Australian practice McGregor Coxall had the winning scheme to transform a degenerate landfill site into a new migratory-bird wetland sanctuary park in Tianjin, China. The Asian Development Bank and the Port of Tianjin co-launched the park design competition in response to the increasing loss of critical bird habitats and declining shorebird populations in the East Asian-Australasian Flyway, which an estimated 50 million migratory shorebirds use every year. The EAAF extends to Alaska and Russia's Taimyr Peninsula in the north, East Asia and parts of Southeast Asia, and Australia and New Zealand in the south.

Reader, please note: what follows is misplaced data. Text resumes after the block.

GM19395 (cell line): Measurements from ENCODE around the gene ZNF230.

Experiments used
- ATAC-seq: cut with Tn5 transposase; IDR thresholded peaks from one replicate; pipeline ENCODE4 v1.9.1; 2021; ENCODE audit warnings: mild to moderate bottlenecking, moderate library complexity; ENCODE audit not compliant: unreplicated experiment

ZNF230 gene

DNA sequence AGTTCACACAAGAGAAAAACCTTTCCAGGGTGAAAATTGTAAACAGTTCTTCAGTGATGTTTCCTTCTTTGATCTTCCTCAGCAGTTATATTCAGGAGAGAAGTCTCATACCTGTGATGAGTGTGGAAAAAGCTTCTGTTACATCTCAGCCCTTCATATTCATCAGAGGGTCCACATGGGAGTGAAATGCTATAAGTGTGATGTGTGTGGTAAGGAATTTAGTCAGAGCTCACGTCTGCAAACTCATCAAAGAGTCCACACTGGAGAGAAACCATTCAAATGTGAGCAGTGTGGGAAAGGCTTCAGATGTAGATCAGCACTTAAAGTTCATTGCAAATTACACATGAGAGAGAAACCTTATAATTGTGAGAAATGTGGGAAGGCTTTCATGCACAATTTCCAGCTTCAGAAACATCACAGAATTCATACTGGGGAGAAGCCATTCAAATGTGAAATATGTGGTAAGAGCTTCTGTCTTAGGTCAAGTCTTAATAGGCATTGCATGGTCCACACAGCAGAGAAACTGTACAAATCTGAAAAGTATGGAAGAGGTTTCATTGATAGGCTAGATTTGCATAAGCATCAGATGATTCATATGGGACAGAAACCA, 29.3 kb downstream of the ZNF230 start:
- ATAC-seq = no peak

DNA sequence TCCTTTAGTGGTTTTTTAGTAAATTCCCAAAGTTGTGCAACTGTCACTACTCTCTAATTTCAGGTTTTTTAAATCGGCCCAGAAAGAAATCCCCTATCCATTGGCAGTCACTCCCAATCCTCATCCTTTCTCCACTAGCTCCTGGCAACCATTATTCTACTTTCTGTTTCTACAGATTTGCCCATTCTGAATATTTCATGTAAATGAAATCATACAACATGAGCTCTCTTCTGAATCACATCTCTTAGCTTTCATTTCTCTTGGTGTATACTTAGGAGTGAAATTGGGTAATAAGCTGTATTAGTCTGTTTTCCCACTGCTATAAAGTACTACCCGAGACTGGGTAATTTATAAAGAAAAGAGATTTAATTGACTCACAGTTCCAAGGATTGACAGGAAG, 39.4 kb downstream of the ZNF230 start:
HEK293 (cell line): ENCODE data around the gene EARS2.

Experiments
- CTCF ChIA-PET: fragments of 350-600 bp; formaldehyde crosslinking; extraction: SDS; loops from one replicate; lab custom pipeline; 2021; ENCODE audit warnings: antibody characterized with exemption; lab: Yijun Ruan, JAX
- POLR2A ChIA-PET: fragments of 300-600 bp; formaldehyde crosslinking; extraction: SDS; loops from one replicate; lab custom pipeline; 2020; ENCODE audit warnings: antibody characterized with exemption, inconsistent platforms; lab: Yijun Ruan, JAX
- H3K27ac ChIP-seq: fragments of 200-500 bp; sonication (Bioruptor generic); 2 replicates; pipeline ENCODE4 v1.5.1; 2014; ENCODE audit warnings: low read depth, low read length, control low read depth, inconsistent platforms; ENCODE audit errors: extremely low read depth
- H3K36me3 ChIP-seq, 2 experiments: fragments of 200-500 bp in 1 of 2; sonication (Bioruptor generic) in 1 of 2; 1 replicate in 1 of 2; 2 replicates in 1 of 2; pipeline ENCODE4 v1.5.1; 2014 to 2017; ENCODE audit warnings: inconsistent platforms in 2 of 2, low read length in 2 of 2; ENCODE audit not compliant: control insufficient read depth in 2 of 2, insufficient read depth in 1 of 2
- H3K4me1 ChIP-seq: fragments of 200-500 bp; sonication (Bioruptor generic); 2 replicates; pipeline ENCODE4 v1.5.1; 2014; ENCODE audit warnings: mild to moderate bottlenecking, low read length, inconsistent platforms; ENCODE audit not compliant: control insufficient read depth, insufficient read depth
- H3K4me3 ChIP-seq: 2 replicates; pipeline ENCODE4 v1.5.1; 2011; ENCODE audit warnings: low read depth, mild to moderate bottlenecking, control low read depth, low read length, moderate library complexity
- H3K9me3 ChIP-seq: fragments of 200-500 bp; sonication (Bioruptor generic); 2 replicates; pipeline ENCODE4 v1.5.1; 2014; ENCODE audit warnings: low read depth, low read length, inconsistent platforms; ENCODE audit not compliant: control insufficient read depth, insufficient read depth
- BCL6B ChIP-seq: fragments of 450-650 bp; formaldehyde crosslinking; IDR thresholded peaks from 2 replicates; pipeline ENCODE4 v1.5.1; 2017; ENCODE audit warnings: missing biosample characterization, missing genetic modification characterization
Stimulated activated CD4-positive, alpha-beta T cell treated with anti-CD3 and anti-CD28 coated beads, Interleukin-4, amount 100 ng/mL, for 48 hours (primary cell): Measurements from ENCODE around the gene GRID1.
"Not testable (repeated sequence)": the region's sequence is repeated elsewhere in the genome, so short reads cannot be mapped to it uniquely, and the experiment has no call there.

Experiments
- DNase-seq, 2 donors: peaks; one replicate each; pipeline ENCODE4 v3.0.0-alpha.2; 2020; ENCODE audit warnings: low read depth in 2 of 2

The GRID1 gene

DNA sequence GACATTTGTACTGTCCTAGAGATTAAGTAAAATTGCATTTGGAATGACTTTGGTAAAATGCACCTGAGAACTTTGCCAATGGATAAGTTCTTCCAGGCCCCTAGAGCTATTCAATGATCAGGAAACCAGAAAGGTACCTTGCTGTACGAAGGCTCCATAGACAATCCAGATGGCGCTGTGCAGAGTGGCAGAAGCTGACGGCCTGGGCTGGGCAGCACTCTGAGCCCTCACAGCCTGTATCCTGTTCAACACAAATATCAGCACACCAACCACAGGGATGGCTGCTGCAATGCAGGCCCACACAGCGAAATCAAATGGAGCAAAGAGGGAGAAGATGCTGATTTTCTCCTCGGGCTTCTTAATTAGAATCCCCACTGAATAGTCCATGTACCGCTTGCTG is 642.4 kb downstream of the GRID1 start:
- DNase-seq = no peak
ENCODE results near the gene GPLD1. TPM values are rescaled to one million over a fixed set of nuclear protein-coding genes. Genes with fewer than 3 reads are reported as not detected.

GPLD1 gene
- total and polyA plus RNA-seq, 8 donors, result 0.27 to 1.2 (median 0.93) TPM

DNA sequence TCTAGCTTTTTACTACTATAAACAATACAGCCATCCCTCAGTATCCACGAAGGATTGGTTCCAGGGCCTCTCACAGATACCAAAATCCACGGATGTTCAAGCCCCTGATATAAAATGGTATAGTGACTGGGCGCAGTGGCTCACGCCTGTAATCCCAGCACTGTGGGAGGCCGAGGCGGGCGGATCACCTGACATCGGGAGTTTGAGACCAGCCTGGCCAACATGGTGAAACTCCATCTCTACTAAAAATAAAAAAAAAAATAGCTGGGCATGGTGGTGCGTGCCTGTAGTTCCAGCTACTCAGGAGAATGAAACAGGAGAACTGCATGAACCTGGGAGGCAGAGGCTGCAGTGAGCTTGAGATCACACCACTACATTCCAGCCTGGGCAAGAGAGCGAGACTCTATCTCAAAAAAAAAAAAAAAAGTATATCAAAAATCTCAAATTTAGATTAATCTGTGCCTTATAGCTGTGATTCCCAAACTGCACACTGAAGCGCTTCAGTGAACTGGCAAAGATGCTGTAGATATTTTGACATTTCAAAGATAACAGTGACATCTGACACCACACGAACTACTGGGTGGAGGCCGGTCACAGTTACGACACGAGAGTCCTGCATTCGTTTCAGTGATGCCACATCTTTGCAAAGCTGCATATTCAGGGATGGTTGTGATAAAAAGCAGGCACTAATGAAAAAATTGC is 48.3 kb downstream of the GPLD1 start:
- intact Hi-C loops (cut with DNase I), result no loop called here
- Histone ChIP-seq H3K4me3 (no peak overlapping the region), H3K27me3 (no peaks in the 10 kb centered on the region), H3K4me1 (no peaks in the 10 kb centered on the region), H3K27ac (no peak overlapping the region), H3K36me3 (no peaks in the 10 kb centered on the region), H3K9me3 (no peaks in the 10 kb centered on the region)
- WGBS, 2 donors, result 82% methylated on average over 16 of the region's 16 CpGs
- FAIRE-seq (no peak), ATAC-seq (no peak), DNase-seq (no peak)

As a pilot project in China's national sponge city program, the project in the Lingang region is a 60-hectare masterplan of constructed wetlands, parkland, and urban forest.
Described as a “bird airport” by the architects, the wetland sanctuary will allow weary migratory birds to feed and rest, while human visitors can check out the Water Pavilion education and research center or trek through the 7-kilometer nature trail network in the park. “The wetlands are surrounded by a 20-hectare fringing forest to protect the birds from intrusion by nearby urban development”, says McGregor Coxall. The project is currently scheduled to begin construction later this year. And if all goes smoothly, it could be completed in 2018.